In a response to Wallace-Wells’ book, scientists at The Ecologist wrote an open letter praising his work, but also counseling that we may have even less control than we think, and that the future will be one of ‘deep adaptation’.  This is terribly interesting, and terrifying as we think about our systems in play today – business, economic, political, social, etc. – that all revolve around existing models of what is valued.

It is this systemic responsibility that, in part, created this discomfort I have carried for so long.  Year after year witnessing managers and leaders fine-tune their approaches to marketing, sales, innovation, customer relationships, product development, change management, strategic thinking – all while in a bubble of true or self-imposed ignorance of the irrefutable facts of climate change and what it means for all of us.

How do I know this?

It was eight years ago that two retired oil company executives asked me to review a letter they were intending to share with the board of that company.   It was, in effect, their call-to-action to effect policy changes immediately in order to (hopefully) stem the impact of their industry on the health and safety of the world.  In that conversation, and in other research that was done, it is clear that the company in question had known, not for eight years, but for twenty years that their industry was the chief contributor to an irreversible and disastrous series of climate impacts.

So, forty years ago we had our first wave of awareness-raising around air pollution, water pollution and even noise pollution.  For at least thirty years, key contributors have known of their own responsibility in the destruction of the environment.  So where are we now?

Who could possibly oppose efforts to save the planet?

Well the Union of Concerned Scientists in the US has their list of those that, today, are opposing efforts such as the Environmental Protection Agency’s Clean Power Plan.  This plan was tabled immediately after Donald Trump took office, in February of 2016.  Perhaps not surprisingly, three large energy companies (coal, oil), the American Legislative Exchange Commission (ALEC), and the US Chamber of Commerce are the top five on their list.  Please follow the link above if you want some insight into how these organizations have obstructed change and mislead the American public.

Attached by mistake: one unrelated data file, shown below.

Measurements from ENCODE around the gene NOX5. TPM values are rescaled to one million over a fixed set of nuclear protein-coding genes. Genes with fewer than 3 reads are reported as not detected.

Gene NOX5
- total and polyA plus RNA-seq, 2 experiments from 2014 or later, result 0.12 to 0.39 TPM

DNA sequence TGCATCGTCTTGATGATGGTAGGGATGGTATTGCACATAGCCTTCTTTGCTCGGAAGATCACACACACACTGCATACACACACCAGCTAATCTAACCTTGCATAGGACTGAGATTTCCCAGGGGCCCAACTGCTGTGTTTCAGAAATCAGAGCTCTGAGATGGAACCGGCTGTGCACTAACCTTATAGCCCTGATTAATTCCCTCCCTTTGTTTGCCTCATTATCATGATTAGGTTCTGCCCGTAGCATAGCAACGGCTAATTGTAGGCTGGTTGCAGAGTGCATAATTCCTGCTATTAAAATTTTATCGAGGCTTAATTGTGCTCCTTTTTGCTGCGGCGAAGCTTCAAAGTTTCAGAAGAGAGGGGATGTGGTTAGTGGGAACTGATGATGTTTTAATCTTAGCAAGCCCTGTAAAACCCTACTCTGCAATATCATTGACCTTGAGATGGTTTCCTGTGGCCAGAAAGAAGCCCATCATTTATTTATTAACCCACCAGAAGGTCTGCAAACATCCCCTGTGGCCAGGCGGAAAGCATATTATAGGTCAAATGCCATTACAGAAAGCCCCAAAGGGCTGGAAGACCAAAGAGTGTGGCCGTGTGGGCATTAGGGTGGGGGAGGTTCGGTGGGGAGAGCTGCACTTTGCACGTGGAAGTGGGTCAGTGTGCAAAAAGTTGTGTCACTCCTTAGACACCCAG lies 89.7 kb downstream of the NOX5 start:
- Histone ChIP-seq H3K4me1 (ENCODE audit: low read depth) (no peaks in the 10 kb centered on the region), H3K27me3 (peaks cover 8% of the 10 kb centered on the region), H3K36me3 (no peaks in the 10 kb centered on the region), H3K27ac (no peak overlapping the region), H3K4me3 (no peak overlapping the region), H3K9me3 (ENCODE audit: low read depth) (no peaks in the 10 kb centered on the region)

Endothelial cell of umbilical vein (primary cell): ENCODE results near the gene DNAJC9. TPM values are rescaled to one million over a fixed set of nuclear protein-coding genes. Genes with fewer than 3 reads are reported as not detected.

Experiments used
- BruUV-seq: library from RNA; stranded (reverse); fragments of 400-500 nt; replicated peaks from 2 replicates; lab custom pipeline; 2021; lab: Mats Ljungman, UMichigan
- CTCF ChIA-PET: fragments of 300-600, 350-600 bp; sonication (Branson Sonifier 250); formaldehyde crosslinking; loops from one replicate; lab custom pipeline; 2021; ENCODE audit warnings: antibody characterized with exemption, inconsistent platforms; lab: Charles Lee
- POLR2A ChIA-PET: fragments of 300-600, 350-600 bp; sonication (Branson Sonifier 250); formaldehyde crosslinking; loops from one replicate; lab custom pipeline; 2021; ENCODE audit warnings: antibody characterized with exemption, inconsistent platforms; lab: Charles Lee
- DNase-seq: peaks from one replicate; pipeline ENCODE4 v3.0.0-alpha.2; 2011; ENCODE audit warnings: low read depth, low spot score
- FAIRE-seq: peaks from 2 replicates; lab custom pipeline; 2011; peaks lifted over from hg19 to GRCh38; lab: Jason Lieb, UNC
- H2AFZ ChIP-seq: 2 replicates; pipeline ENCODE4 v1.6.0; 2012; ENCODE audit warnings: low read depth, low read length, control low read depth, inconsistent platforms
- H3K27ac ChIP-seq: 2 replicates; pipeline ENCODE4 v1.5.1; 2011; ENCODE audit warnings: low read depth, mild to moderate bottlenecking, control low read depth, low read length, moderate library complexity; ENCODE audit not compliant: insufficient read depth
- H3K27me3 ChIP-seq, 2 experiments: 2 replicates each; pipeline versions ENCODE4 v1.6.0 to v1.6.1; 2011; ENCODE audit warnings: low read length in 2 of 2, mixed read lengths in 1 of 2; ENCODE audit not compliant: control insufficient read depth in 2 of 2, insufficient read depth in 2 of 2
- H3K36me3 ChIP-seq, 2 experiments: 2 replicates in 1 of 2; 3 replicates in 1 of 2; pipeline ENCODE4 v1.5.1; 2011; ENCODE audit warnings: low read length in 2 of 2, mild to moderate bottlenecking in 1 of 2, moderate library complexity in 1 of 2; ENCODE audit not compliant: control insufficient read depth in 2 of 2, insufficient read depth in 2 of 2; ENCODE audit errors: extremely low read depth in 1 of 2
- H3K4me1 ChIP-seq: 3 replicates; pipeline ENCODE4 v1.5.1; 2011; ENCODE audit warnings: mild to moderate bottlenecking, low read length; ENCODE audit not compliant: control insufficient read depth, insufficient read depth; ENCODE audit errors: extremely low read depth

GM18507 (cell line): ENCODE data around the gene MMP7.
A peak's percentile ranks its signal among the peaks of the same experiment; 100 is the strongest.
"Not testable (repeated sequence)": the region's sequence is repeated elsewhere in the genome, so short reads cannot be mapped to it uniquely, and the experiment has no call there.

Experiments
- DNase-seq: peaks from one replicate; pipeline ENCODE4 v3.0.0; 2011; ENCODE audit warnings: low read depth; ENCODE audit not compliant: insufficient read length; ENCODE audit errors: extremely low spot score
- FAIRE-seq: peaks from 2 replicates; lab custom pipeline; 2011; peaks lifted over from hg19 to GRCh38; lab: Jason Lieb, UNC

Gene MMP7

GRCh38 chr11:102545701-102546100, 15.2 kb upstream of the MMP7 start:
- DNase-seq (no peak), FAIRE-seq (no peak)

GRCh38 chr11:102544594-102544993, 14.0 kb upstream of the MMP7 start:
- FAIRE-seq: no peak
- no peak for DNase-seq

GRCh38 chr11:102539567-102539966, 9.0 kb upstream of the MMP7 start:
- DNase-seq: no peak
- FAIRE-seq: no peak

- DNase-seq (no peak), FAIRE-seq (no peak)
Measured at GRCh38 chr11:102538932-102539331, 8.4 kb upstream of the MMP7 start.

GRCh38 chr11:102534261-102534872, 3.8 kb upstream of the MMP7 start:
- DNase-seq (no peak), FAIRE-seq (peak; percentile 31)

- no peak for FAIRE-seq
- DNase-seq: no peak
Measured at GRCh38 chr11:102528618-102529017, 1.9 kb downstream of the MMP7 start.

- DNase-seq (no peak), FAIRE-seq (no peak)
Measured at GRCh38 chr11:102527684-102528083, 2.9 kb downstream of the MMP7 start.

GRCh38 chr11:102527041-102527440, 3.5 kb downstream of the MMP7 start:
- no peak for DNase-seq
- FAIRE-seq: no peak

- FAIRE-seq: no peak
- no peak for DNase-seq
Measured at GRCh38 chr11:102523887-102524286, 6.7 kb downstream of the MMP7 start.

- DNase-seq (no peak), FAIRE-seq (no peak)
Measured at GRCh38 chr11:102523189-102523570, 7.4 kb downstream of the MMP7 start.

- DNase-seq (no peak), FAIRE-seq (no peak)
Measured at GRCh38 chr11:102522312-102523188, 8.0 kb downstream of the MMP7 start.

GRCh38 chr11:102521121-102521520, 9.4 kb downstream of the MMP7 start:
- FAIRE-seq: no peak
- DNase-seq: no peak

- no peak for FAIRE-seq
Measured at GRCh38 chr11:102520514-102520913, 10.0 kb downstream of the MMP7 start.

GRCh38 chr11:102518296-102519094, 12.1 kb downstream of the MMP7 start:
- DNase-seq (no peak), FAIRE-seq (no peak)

Well if it’s a global issue, which nations are the top offenders?

The World Atlas published a review in 2017 with this chart, with percent share of global CO2 emissions on the Y axis:

world-atlas

It is interesting to note that, from a population standpoint, both China and India have over 1 billion people, while the US has about a third of that (330 million).  So the U.S. is cranking out way more than our fair share of pollution.

Let’s get more specific:  Which companies are the largest offenders?

The CDP and the Climate Accountability Institute published a report (The Carbon Majors Report) in 2017 that lists the 100 companies that produced the highest greenhouse gasses from 1988 to 2015.  The top 10 are oil and coal companies.  In fact, the top 20 are oil and coal companies.

Each of these companies has leaders.  Those leaders are humans (for now).  They likely have children, and grand-children.

I know that many companies have now come public with targets for moving to renewable energy sources, carbon-neutral footprints, investments in carbon capture technologies, and so on.

But this fire did not just start.  The house – our house – has been burning for decades, from a slow smolder to what is now feeling like an uncontrollable blaze.  As David Wallace-Wells said, it is my generation that has created the majority of the greenhouse gasses that are now in the atmosphere.  For other tail-end baby-boomers and Gen-x’ers out there, this has happened in our lifetime.

What can we do?

  • Divest from any company that is fighting regulations that would help slow consumption of fossil fuels.
  • Consume less stuff.  It takes energy to create products and transport them.
  • Buy local.  Less transportation – less energy expended.
  • Invest in renewables.
  • Vote for politicians who believe in science.
  • Stay informed – through evidence-based research.

*Neil Young – After the Gold Rush.  1970  – Lyrics later changed from “Look at Mother Nature on the run in the 1970’s” to “… in the 20th century”.  Sadly, another change to the lyrics is needed.

** Updated June 2022: I do not subscribe to any of Joe Rogan’s feeds or posts.  I simply found the interview with the climatologist compelling.